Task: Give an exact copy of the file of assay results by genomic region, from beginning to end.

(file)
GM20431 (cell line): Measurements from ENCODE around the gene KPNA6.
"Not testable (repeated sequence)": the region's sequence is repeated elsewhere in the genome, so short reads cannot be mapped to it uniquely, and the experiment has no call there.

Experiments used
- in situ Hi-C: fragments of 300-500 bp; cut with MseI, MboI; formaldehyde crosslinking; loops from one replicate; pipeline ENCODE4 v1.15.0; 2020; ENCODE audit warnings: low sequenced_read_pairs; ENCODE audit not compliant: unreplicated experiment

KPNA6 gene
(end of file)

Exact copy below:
GM20431 (cell line): Measurements from ENCODE around the gene KPNA6.
"Not testable (repeated sequence)": the region's sequence is repeated elsewhere in the genome, so short reads cannot be mapped to it uniquely, and the experiment has no call there.

Experiments used
- in situ Hi-C: fragments of 300-500 bp; cut with MseI, MboI; formaldehyde crosslinking; loops from one replicate; pipeline ENCODE4 v1.15.0; 2020; ENCODE audit warnings: low sequenced_read_pairs; ENCODE audit not compliant: unreplicated experiment

KPNA6 gene